As A Black Woman, The U.S. Capitol's Policing Hypocrisy Isn't Surprising To Me At All

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On May 30, 2020, Kareem Abdul-Jabbar wrote an op-ed in the Los Angeles Times during the protests for George Floyd in which he stated, “Racism in America is like dust in the air. It seems invisible — even if you’re choking on it — until you let the sun in. Then you see it everywhere.”

And see it we did: yesterday in Washington D.C. when far-right white supremacists and Q-Anon conspiracists bulldozed their way into the U.S. Capitol building. 

They were met with little, if any police aggression — and that is domestic terrorism.

And this, folks, is America.

But yesterday, watching the news footage and seeing Trump supporters gallivanting through the Capitol, all the way to the Senate floor: none of this was surprising to me. Because that’s the reality in a country built on white power.

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The way the media and the police responded to armed "protestors" (read: rioters) as they swarmed a government building amid an electoral college confirmation versus the way law enforcmeent has responded to communities of color organizing peacefully to fight for an actual cause — which are their basic fundamental rights, as outlined by the Consitution, is blatantly racist and the summation of white privilege.

There were no rubber bullets, no tanks, no excessive use of military force. Nothing.

We've seen ex-Presidents and even President-elect Joe Biden sharing the same rhetoric around these riots : “This isn’t America,” “This isn’t what an American democracy represents,” “We’re better than this.”

But I have to disagree.

This is exactly what America is. This is exactly what America was built to do: Uphold white supremacy. 

And America will continue to run into these problems, into the same horrific situation that occured yesterday if nothing changes, if we don’t continue having conversations about race. 

The history of law enforcement dates all the way back to slavery. Patrol groups were created to stop runaway slaves, then were refined to the job of keeping order — but keeping order for whom?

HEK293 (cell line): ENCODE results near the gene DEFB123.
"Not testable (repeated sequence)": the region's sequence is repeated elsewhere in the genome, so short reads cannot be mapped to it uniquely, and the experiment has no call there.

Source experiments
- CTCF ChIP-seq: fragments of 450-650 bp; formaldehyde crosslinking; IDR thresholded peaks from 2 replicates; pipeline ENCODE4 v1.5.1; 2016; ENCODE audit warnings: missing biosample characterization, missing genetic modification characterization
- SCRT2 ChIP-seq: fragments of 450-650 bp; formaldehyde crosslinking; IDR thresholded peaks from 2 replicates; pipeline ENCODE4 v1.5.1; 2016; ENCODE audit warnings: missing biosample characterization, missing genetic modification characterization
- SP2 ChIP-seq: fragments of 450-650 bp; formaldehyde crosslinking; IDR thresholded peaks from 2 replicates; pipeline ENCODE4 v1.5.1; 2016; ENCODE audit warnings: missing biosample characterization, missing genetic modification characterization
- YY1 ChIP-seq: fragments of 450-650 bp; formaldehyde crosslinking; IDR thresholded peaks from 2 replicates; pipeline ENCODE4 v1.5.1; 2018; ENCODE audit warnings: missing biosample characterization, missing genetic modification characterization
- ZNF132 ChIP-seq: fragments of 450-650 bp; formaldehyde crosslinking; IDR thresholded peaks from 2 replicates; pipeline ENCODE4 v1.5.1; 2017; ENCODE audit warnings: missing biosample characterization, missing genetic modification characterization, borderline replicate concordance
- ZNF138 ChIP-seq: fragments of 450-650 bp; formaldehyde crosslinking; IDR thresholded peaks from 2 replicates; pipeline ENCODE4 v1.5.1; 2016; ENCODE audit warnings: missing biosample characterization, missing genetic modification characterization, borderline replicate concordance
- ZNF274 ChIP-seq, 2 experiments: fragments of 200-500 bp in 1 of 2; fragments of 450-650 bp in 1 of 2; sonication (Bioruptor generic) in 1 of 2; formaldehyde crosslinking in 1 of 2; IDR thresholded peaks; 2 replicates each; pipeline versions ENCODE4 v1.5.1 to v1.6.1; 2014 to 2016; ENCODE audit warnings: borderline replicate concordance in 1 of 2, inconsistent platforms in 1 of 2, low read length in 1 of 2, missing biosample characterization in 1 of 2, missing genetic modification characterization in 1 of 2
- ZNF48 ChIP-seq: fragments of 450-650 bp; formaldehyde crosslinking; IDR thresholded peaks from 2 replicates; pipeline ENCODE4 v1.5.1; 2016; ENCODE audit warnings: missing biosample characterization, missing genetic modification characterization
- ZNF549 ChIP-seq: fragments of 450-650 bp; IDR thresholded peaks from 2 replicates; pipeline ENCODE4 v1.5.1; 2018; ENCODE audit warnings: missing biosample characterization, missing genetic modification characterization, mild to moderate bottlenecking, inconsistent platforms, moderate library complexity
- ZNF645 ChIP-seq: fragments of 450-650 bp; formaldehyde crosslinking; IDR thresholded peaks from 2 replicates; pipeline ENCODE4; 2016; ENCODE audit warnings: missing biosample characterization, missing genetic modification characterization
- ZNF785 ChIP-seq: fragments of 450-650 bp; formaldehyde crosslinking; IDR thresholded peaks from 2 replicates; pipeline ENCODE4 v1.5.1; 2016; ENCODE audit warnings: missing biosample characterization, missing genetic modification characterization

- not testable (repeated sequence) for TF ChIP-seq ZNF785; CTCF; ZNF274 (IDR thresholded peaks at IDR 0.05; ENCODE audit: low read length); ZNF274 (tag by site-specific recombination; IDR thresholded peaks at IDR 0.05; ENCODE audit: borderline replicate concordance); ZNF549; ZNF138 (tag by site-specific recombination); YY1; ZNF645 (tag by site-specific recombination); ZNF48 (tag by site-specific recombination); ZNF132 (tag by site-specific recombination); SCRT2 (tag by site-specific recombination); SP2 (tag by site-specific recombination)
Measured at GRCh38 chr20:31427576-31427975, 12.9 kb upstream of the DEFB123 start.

It’s difficult to contend with the racist history of our nation, but there can be no progress without talking and confonting that very difficult past.

The police are trained to protect white people; they're not trained to defend against white people.

James Baldwin once gave an interview in 1969 on The Dick Cavett Show. On it, he said, “Any white man in the world says give me liberty or give me death, the entire white world applauds. When a Black man says exactly the same thing, word for word, he is judged a criminal and treated like one.”

We saw it happening during the summer #BlackLivesMatter protests, folks marching for many Black people who had been murdered by police and white supremacists.

We saw the aggression. 

We saw the arrests. 

We saw the violence. 

We saw Black people go missing from simply a grainy photograph of them peacefully marching.

Racism has always been about who has the power, who benefits from that power, and who upholds that power: the answer to that was staring directly in all our faces yesterday.

Revolutionary change is impossible until we start to address the repressive forces that have plagued this country for over four centuries.

There is no “great America.”

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America was never great — at least not for communities of color.

America has never been a progressive country, or one that has allowed freedom for everyone.

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The system of policing is tragically built on the ideology of power and corruption. Prisons are another form of institutionalized slavery. 

Everything that is happening right now is a direct result of years of ignorance. Years of building and trying to forget.

The insurrection that happened yesterday was not a result of Trump’s presidency, although the last four years haven’t done much to pacify tensions. 

The insurrection that happened was a result of years of allowing white people to still think that this country will always be for them first. 

And to be clear: I don't blame white people for that thinking: the system allowed it.

I can only blame this system. 

Even when Joe Biden is inaugurated in three weeks,white supremacists won’t suddenly drop off the face of the planet. 

They weren’t created by Trump being elected in 2016, the same way they were always there when Obama was in office.

They've always existed and will continue to exist. 

We all saw pictures of Trump supporters stealing from the U.S. Capitol building, one man even walked out with a podium — state property.

Remember: George Floyd was killed for an alleged counterfeit bill.

Jacob Blake was shot seven times in the back while trying to get into his car.

Tamir Rice was shot in a park playing with a toy gun.

There needs to be an end to the call for unity.

There is no such thing as unity — only accountability.

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Nia Tipton is a writer living in Chicago. She covers pop culture, social justice issues, and trending topics. Follow her on Instagram.